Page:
Skip to Content, Navigation, or Footer.
Wednesday, April 24, 2024
The Observer

Dance Africa performs at showcases, flash mob to spread awareness of African culture

Dance Africa, a 14-member dance troupe at the University of Notre Dame, performs modern dances from different regions of the continent. They recently performed at Black Student Association's Black Renaissance event and at a flash mob in Duncan Student Center on Wednesday, Feb. 22. 

Senior Lekabel Abul, a co-captain of Dance Africa, is originally from Benin and Cameroon but has also lived in Washington D.C. He explained how Dance Africa hopes to spread the word about African culture and dances. 

"The main goal with Dance Africa is to … teach people about African culture as well as our dances. A lot of people assume that all African dances are the same, very tribal with drums. There is that aspect but we have also evolved,” Abul said. “So, a lot of our dances are modern African dance genres like Afrobeats, Amapiano and Congolese music.”

Abul said that the troupe’s members are from all over Africa.

“I have a co-captain who’s from South Africa. We also have some people from Zimbabwe, Nigeria, Ghana,” she said. 

The team was started two years ago but has recently begun the process of securing funding from SAO.

“At first we did small performances mainly with [African Student Association (ASA)] whenever they had events for a showcase. However, Dance Africa is trying to become its own official club now,” Abul said.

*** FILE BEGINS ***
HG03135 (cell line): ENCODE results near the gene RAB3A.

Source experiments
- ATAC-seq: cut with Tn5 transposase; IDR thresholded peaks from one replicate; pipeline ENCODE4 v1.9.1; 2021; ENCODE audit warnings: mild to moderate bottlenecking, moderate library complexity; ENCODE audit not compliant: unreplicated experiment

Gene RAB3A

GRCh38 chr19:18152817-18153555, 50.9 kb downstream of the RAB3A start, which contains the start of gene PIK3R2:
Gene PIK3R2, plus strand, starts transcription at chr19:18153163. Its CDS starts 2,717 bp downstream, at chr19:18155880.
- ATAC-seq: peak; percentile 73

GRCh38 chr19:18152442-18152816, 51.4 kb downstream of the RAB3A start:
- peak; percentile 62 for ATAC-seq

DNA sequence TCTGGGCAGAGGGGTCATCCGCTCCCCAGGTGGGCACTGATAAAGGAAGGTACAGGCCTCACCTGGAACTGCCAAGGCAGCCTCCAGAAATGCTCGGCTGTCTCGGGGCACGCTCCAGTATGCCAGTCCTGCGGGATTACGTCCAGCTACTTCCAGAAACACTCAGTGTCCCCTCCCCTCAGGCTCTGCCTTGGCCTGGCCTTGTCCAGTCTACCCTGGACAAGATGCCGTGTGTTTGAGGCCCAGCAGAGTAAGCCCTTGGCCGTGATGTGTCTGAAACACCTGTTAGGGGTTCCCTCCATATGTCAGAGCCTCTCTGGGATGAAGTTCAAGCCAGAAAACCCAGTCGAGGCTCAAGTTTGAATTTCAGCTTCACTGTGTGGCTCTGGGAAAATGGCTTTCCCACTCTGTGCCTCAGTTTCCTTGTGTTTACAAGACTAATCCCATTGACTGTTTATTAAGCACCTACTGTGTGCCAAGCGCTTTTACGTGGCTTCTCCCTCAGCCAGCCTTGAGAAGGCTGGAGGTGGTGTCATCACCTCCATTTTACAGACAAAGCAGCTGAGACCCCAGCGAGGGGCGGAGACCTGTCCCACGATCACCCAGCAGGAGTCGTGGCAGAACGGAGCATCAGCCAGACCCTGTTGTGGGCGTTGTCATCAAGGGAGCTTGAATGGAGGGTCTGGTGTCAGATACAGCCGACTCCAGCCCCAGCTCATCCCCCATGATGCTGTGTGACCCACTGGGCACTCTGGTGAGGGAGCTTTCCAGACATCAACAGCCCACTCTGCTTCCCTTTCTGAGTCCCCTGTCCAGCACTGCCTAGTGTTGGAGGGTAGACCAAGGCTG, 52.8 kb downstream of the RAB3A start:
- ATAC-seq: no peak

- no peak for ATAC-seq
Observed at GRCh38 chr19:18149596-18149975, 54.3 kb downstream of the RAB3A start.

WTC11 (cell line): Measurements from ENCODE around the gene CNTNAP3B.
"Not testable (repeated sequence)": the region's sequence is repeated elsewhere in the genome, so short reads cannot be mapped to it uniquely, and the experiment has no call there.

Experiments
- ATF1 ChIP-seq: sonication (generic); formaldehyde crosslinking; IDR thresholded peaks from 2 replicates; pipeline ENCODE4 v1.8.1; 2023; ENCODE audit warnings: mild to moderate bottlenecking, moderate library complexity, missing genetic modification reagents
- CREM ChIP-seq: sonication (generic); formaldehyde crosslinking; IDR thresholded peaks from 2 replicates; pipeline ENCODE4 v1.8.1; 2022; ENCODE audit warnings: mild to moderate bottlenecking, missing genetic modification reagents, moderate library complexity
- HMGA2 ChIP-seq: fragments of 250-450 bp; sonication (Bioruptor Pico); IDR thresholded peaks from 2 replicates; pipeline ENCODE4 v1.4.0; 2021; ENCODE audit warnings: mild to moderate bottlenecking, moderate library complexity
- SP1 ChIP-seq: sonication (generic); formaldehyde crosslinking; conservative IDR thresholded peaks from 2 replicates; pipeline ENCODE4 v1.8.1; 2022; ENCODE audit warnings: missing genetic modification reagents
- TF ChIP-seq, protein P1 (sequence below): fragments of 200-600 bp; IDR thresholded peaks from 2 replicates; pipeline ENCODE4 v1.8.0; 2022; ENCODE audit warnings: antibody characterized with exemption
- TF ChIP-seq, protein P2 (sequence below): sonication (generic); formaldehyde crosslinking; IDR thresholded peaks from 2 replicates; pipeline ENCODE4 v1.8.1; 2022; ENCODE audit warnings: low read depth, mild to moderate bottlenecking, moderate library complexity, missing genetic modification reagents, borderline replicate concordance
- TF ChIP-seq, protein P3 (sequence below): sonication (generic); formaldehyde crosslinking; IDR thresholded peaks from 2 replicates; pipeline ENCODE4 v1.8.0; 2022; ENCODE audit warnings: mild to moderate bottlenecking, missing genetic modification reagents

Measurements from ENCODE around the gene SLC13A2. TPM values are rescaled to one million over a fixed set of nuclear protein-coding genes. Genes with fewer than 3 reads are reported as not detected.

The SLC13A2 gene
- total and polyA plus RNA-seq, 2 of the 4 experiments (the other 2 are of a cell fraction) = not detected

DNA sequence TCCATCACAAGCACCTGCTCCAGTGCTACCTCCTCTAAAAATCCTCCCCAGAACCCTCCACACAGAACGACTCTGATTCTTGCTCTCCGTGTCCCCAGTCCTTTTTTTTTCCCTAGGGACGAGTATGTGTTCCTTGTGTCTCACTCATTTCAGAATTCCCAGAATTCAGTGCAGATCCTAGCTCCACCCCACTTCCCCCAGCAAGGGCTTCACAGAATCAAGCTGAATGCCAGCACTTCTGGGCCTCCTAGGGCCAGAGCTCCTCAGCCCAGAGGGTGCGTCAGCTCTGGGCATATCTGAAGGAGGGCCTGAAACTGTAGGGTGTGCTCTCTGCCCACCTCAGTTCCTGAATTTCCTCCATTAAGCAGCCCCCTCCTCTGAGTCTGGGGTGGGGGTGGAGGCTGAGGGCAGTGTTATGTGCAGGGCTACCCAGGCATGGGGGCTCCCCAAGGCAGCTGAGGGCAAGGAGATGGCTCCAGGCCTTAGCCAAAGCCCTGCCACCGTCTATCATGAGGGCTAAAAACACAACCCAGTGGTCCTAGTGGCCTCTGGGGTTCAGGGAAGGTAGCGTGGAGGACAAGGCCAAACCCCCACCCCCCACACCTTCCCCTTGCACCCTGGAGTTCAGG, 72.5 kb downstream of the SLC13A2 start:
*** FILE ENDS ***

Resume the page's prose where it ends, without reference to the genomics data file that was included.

This past week, Dance Africa performed as part of a flash mob for Black history week programming organized by the Mendoza College of Business and the Black Graduate Students Association. 

“They wanted Black students to come dressed in business casual attire, take pictures … and just show off Black pride. In addition to that, they were different performances. We did a performance with … maybe about six or seven of our members and at the end, everyone that was present joined in,” Abul said. 

For junior Fabrice Uwihirwe, joining Dance Africa was a natural way to keep engaging with aspects of his culture that he was interested in. Uwihirwe was born in Rwanda and moved to Dayton, Ohio when he was around seven years old.

“My sister started an African dance troupe when she was in college, and then she also started a contemporary Black hip-hop dance group. So, I’ve kind of grown up around dance,” he said. 

Uwihirwe said that he was inspired to join the group after watching one of their “Africa on the Quad” performances during his first-year at the University.

Sophomore Frances Ubogu is an international student from Lagos, Nigeria. She said that though she had performed African dances in elementary school, she had lost touch with it as a teenager since she had been homeschooled. 

“Coming to college, it’s been cool to just pick that up again. I feel like I’m more in tune with my ancestors, doing the footwork and stuff even though I’m not good at it,” Ubogu said. 

Abul said that the troupe will begin learning new dances in the coming weeks and is open to new members who want to join. 

“We’d love to have anyone who’s interested join us. Just reach out to us on Instagram, our handle is @dance_africa_nd. If you don’t want to join but are interested in our club, our next performance is March 24, one of the events in the ASA showcase,” Abul said.